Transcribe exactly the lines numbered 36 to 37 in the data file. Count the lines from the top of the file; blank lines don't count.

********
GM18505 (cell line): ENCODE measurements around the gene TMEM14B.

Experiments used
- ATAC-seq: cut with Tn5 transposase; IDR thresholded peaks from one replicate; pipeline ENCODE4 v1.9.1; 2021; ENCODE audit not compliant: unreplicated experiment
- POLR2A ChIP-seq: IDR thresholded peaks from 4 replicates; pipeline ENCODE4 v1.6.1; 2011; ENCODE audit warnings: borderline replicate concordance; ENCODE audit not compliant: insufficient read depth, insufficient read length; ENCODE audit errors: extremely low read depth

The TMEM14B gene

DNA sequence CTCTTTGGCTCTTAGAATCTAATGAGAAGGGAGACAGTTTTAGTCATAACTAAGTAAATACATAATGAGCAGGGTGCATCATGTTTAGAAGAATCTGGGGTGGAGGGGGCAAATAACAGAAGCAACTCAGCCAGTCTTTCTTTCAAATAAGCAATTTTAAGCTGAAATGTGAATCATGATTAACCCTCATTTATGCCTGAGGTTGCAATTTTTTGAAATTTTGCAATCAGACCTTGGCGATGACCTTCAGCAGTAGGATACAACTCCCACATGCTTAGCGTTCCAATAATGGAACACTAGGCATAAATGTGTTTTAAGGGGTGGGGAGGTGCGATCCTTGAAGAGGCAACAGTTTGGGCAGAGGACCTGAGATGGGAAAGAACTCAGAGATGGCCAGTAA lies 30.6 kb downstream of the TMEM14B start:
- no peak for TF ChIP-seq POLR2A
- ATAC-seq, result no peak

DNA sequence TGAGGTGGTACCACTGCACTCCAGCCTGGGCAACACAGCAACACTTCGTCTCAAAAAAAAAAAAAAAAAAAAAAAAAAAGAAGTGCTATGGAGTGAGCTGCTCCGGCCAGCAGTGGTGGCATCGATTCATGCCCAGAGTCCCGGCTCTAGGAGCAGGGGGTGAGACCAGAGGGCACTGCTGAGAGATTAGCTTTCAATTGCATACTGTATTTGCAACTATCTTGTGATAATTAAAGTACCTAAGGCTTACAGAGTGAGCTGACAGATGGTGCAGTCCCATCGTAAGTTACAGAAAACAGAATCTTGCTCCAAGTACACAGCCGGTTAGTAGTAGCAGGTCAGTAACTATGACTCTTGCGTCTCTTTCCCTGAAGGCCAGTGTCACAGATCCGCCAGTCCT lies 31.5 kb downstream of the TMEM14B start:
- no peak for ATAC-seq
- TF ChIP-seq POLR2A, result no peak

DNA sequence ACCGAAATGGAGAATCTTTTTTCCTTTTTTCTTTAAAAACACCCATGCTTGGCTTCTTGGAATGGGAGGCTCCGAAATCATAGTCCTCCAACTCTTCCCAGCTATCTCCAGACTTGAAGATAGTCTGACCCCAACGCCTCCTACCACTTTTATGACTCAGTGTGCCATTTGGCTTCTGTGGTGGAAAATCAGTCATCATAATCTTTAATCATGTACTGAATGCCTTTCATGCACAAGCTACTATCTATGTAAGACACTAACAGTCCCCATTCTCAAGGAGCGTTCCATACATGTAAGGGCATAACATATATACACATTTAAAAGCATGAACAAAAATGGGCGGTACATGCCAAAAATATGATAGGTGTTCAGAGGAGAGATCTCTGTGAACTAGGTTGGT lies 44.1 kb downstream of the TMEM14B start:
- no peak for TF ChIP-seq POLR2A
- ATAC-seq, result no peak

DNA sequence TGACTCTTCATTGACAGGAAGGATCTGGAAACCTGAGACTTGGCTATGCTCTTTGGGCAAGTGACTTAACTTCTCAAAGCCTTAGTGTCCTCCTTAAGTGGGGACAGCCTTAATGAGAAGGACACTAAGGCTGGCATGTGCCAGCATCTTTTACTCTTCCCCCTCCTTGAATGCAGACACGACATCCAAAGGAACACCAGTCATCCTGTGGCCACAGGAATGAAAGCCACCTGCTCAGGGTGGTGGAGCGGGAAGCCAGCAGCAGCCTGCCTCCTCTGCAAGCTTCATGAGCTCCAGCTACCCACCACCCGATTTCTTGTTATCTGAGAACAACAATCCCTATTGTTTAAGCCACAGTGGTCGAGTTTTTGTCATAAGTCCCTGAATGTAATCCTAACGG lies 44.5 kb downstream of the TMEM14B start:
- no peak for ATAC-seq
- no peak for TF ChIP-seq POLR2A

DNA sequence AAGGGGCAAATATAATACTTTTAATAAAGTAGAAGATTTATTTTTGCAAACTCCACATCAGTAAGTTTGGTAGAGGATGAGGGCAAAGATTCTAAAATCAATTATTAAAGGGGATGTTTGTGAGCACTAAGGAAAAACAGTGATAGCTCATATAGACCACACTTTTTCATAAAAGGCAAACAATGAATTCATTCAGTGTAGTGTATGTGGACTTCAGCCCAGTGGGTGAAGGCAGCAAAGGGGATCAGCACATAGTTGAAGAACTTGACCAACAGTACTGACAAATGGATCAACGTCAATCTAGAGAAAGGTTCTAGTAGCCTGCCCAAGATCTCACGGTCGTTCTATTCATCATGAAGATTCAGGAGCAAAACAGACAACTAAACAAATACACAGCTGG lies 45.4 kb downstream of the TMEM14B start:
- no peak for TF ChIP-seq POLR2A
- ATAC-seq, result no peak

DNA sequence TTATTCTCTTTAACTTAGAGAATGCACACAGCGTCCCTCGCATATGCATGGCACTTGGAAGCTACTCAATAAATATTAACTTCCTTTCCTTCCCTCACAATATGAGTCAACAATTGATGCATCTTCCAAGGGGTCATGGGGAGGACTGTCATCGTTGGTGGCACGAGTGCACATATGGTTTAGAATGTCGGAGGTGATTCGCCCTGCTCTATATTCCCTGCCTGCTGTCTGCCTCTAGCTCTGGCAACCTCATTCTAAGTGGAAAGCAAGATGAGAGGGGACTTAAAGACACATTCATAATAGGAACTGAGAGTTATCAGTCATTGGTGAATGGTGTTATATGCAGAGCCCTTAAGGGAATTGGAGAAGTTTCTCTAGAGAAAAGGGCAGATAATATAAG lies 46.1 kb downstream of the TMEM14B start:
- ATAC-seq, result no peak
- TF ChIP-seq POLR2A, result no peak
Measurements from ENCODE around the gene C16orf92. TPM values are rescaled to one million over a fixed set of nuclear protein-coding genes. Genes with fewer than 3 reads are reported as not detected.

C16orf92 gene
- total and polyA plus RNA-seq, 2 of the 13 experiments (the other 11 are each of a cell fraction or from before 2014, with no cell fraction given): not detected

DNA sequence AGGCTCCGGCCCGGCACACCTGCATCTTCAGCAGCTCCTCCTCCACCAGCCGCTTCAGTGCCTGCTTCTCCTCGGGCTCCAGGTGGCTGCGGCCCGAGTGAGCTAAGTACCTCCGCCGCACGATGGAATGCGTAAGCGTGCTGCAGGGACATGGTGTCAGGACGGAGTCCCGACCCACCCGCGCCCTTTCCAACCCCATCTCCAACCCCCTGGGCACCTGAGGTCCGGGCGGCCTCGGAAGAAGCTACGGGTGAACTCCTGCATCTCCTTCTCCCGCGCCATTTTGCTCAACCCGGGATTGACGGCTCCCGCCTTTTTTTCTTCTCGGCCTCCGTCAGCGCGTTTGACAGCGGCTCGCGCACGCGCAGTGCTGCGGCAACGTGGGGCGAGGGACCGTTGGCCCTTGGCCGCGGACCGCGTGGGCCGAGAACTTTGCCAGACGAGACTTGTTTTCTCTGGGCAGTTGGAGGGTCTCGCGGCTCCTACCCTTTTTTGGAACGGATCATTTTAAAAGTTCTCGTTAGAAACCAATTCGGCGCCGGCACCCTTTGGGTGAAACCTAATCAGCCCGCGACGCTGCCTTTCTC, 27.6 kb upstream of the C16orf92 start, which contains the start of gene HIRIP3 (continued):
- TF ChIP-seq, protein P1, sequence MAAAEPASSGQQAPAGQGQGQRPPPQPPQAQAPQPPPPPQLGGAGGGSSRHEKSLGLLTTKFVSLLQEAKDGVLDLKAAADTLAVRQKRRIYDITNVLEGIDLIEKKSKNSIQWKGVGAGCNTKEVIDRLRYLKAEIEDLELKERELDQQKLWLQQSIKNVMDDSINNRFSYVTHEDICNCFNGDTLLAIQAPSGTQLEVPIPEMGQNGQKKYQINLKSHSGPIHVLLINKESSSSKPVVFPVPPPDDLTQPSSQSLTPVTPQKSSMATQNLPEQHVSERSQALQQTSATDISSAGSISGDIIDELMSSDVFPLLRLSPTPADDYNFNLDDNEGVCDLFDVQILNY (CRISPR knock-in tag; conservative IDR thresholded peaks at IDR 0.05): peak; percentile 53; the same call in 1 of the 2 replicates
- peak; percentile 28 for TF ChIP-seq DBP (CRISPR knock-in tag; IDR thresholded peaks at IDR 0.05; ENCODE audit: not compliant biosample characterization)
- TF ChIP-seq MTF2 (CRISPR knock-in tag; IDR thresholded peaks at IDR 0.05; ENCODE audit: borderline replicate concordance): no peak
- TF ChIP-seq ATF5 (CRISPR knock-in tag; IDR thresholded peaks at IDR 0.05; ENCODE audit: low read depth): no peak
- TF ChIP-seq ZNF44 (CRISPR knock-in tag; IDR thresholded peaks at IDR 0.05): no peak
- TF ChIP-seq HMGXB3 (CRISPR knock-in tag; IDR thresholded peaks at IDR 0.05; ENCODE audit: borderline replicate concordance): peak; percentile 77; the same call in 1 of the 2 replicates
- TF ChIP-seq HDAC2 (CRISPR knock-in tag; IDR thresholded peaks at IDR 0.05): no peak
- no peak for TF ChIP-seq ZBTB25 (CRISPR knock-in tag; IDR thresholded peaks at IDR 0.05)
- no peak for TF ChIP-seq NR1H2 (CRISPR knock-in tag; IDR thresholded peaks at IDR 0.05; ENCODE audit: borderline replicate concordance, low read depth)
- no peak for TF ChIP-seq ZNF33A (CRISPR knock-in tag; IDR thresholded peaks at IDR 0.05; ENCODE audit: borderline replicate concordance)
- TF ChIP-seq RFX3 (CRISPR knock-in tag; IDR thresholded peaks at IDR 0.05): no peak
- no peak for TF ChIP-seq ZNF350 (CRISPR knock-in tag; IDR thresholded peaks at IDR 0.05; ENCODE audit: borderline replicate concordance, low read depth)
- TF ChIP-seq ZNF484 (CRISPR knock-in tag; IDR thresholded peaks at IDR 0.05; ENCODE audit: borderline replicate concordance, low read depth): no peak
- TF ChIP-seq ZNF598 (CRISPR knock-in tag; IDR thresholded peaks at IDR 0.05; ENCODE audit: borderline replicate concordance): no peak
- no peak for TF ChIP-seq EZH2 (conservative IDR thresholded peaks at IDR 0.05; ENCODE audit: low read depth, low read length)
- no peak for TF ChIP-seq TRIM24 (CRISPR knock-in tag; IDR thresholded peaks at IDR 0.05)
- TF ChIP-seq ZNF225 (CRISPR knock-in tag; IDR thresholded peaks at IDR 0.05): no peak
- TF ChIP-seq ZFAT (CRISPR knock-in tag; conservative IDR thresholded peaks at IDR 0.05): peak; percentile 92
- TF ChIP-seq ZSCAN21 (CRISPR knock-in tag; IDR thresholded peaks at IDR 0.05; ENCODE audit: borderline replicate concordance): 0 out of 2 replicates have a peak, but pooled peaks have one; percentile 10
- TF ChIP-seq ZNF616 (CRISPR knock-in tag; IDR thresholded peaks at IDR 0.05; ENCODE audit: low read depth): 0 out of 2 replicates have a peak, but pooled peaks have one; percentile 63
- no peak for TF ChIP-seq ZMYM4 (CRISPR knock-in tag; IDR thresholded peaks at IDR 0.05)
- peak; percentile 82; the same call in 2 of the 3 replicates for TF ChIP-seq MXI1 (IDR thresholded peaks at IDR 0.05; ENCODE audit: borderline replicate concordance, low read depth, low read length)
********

- no peak for TF ChIP-seq NR1H2 (CRISPR knock-in tag; IDR thresholded peaks at IDR 0.05; ENCODE audit: borderline replicate concordance, low read depth)
- no peak for TF ChIP-seq ZNF33A (CRISPR knock-in tag; IDR thresholded peaks at IDR 0.05; ENCODE audit: borderline replicate concordance)